– Avoid cross-references, polemics and ambiguity.
Stage 3: The Visual Pitch
Often, pitches fall apart because the clips displayed are not interesting. The clip is what immediately defines you as a filmmaker and talks about your ability to deal with the subject. A good clip is the key.
– 3 – 4 minutes of an edited clip will represent you as an author and speaks volumes of your creative and narrative command! It is not an assembly – but a highly strategic edited piece.
– The subject may be common, but the treatment is what makes your film original and unique.
– Maintain a technical standard. Try to show the best quality – proper resolution, professional colour correction, and intelligent juxtaposition make a great difference.
– Highlight unusual textures, and visuals – it has to be an unusual image experience, yet remain in tune with the subject.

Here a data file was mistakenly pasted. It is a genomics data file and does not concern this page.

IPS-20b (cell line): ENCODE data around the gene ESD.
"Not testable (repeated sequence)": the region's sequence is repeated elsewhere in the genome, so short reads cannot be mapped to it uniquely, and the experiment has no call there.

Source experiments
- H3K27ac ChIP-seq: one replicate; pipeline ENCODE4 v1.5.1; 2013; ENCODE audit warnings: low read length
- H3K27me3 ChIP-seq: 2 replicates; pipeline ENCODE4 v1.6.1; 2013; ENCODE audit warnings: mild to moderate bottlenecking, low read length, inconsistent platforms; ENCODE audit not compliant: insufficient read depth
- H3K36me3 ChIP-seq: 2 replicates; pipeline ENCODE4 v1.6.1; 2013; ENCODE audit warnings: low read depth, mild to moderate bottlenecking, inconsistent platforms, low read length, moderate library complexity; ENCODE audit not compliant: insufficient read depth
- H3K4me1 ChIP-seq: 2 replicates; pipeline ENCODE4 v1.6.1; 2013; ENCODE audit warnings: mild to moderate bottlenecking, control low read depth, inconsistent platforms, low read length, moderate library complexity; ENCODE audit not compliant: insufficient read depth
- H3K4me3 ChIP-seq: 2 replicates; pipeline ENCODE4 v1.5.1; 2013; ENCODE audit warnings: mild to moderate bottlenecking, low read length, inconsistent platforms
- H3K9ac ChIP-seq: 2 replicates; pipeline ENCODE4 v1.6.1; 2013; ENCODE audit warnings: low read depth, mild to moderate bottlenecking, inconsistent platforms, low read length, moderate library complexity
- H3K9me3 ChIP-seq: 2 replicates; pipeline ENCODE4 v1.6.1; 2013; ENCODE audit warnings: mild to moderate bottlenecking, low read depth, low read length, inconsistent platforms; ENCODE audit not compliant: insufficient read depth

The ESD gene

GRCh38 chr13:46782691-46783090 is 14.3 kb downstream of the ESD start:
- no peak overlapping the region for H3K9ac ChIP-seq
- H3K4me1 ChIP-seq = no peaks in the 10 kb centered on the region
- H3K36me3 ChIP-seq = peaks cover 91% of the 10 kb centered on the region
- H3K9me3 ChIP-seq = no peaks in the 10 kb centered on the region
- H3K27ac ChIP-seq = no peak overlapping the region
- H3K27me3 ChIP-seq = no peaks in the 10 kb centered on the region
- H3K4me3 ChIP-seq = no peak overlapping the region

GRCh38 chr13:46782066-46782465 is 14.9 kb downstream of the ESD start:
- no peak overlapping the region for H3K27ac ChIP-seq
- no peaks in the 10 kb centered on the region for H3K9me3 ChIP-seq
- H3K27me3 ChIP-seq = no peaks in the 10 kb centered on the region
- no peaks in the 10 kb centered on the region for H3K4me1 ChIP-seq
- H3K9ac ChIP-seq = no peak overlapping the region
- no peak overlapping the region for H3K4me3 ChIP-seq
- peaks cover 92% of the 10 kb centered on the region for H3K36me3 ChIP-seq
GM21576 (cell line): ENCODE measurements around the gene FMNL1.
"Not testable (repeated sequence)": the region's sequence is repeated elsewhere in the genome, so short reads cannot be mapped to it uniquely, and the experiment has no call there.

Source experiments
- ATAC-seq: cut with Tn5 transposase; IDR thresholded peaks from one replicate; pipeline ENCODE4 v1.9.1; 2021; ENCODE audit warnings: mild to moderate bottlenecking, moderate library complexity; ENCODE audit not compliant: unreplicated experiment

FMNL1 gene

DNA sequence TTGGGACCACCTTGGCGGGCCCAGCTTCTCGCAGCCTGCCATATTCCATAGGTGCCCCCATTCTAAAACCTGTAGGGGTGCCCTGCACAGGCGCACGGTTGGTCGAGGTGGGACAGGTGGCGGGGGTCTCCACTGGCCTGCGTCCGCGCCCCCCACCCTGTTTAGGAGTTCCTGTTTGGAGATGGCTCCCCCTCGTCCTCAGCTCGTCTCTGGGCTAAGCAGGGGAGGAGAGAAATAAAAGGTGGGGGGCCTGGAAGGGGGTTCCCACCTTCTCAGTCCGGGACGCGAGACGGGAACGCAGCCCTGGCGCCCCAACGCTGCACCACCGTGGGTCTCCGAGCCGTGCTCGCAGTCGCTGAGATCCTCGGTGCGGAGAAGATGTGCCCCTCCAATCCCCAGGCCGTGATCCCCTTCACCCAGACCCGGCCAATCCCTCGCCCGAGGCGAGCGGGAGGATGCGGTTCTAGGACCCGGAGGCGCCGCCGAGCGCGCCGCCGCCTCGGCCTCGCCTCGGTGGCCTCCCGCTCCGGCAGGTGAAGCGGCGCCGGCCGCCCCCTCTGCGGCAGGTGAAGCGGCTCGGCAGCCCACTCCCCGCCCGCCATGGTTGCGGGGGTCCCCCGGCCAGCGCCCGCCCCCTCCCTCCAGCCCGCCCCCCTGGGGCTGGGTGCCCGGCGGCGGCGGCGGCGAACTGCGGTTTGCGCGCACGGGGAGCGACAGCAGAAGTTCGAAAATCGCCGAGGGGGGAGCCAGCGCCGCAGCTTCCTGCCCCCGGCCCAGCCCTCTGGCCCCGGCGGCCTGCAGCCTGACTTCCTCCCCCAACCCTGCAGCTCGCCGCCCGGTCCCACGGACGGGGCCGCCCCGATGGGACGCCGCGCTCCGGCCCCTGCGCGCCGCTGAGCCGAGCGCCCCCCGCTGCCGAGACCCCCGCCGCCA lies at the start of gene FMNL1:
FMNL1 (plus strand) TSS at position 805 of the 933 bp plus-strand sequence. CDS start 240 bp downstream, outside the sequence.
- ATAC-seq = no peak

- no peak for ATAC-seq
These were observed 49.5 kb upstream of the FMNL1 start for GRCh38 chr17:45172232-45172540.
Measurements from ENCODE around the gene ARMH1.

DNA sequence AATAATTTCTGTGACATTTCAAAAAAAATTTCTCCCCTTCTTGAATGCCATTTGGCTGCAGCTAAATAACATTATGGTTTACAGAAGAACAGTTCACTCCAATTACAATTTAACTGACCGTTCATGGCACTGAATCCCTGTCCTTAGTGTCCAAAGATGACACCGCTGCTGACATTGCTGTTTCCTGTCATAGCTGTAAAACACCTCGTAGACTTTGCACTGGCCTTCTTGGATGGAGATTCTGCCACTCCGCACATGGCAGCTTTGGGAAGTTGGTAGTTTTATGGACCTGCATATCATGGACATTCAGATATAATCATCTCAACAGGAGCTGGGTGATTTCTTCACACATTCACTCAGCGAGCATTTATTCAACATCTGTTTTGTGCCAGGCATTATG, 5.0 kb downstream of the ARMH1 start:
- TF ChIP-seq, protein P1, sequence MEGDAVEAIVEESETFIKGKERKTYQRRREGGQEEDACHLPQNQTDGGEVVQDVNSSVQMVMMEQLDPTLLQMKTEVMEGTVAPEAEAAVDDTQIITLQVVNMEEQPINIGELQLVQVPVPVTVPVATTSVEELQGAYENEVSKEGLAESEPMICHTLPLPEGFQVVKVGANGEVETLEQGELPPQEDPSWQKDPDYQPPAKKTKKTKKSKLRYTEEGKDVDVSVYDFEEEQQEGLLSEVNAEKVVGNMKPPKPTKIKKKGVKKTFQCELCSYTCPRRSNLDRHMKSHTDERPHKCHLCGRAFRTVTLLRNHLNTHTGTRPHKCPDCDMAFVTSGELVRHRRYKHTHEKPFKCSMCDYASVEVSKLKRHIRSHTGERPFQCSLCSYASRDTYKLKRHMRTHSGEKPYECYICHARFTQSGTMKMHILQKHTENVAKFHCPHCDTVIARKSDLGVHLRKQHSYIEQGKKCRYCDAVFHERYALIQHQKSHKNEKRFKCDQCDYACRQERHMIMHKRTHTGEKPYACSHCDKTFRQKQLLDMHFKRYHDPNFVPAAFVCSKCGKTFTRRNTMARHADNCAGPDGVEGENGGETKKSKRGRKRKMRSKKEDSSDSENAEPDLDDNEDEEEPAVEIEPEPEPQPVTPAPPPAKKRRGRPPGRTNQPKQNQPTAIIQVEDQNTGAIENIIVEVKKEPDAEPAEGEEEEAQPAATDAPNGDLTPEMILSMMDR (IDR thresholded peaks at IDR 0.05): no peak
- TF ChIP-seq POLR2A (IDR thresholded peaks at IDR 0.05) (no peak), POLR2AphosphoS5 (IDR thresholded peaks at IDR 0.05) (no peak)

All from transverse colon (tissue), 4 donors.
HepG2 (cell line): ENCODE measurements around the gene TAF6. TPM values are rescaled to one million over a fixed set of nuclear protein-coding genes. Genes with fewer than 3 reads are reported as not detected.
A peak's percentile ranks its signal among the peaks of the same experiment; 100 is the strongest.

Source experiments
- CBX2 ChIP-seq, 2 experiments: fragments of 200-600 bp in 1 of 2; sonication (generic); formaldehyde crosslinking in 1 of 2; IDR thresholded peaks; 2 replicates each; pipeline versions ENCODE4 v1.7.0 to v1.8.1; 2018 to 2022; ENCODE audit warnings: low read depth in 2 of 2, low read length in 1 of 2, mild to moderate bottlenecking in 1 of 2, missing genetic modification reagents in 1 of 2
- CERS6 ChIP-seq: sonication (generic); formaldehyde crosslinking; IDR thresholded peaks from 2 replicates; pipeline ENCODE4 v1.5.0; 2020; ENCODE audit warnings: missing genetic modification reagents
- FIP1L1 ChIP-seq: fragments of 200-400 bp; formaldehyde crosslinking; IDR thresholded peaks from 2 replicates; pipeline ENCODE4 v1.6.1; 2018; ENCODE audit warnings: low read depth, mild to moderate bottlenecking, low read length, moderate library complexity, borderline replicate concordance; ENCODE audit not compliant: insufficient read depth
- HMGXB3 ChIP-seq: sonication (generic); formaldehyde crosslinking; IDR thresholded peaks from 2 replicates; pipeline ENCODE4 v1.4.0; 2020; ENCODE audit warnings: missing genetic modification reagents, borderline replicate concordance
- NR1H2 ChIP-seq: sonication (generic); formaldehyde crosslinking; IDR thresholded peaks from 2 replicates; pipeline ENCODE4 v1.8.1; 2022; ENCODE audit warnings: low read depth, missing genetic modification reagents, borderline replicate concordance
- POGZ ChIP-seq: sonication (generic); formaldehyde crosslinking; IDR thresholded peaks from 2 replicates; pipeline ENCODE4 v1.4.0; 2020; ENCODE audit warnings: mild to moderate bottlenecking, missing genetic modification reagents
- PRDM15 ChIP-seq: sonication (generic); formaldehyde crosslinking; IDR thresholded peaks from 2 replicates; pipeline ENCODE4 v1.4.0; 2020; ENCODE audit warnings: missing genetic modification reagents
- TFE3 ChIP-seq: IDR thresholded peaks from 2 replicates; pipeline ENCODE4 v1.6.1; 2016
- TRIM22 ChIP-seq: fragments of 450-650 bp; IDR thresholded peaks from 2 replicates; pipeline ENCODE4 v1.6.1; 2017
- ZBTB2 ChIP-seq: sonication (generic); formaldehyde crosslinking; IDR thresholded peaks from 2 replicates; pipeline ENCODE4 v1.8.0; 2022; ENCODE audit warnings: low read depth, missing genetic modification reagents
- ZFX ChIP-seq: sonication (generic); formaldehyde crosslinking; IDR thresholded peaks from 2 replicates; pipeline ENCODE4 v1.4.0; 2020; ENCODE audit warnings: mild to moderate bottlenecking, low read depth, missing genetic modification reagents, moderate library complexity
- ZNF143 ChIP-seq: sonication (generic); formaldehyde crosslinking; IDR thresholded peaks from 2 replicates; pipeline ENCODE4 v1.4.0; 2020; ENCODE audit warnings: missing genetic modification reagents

– I always insist on emphasising one very interesting moment – it generates a greater interest and curiosity.
What To Avoid:
– Voice Over narrations unless you strategically use a very personal, intimate and evocative short text with effective pauses.
– Repetition of images – It should not look like a one-space one-time shoot.
– Sharp cutting and quick replacement of shots.
– Your character should not be in interview mode.
At The End of the Pitch:
– A Q/A and feedback session is crucial.
– Never deviate from what you believe in. Put forward your views gently but confidently.
– Be prepared to address unexpected questions and misunderstood notions. Your potential partners may have very important inquiries to better understand your intended film.